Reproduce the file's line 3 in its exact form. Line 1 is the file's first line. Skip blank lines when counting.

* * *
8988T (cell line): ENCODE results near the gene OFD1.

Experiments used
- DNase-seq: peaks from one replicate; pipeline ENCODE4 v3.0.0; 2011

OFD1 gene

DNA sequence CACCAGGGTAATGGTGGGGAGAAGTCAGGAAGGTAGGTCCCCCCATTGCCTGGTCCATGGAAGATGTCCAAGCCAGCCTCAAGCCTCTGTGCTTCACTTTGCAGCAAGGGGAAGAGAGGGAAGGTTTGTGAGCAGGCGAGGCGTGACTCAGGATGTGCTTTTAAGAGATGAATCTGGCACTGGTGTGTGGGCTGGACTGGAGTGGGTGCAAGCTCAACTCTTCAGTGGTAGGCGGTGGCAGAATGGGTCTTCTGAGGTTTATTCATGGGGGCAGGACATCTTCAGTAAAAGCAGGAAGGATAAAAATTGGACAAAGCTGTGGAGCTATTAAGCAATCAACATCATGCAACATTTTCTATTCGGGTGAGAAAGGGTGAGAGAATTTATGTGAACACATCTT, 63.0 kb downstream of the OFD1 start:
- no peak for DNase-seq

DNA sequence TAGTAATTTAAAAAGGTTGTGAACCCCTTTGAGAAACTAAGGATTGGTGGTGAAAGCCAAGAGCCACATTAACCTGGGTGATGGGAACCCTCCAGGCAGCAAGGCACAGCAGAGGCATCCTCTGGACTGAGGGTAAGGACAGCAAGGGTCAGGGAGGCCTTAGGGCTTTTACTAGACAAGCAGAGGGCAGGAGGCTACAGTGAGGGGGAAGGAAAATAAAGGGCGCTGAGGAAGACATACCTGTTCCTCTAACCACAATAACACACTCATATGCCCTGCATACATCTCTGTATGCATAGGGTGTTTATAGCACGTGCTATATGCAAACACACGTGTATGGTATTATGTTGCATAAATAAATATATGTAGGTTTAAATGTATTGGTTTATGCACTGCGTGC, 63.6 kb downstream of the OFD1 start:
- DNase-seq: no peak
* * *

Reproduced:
- DNase-seq: peaks from one replicate; pipeline ENCODE4 v3.0.0; 2011